A surprise visit and ‘soupy’ back in stock

lady farmer

Surprise visit from Lady Farmer

Here at BOTL Farm, our farming mentor is also referred to as ‘Lady Farmer,’ for reasons we don’t totally remember. We volunteered on her livestock farm in New Jersey before we knew we ever wanted to farm. She patiently put up with our questions, opinions, requests, and attempts to help with a graciousness that I still don’t understand. Eventually we learned enough to be valuable to her (our words, not hers) and function as her farm-sitters so she could occasionally leave her farm. We knew and worked for/with her in different capacities for five years and the amount of information we absorbed about management of pasture-raised animals, nutrition, medicine, farm life, farming with an off-farm spouse, mineral supplementation, relationships with slaughterhouses and butchers, dealing with farm neighbors, the color patterns of Icelandic sheep (ha, okay, we never learned that), fencing, water infrastructure, shelter, barns, and on and on. Reflecting on the experience now, when we finally bought land and established our own farm we were, literally, years ahead of where we would have been if we had not worked with her. She measurably changed our lives for the better. Ironically, she got out of farming and moved to a tiny island across the world shortly after we got into farming.

She surprised us with a holiday visit to our farm this year. Although we always love to see her, having her see our farm and the details of our operation always feels a bit like the equivalent of our Final Farming Exam in hypothetical Farm College (or something).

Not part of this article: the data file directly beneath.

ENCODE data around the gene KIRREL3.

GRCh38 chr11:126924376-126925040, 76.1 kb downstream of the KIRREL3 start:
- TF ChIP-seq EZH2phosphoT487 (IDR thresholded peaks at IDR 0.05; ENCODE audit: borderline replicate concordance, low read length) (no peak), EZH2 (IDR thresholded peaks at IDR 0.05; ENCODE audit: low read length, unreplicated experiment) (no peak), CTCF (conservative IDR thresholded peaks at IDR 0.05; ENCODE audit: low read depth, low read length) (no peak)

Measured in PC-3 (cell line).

pig with piglet in shelter

Another story that is definitely not just about the weather

As we head into another winter, it’s a good time to reflect on this year, past years, and, oh yeah, the weather (farmers love talking about the weather). In years past, by this point in the winter, snow has usually fallen and the animals’ water heaters are running continuously. But it seems that times have changed. The winters are warmer, muddier, and the heaters have barely been used. The difference is big enough that the USDA published a new plant hardiness zone map this year. This is a map of average cold temps and what plants will thrive in each area. The zones have moved so much that our farm in northern Connecticut is now in the same hardiness zone as mid-New Jersey was 30 years ago when Nick was growing up there.

Now that a few winters in a row have been warm, we need to reevaluate how we overwinter our animals. Previously, we could use the winter as a pasture improvement tool. The ground was frozen, we’d put the pigs into a really rough area, they would eat it all down through the winter, and deposit their nutrient-rich “waste” behind them. By springtime the landscape would have changed, but because the ground was frozen we did not have compaction and long-term damage. We could plant new grass and in a few months, have beautiful new silvopasture. But when the ground is not frozen the animals do more long-term damage. There will be mud, there will be compaction, there will be lasting root damage.  For the past two years, the areas we overwinter animals are considered a sacrifice area and need more rehabilitation come springtime. Cheers to our new USDA hardiness zone!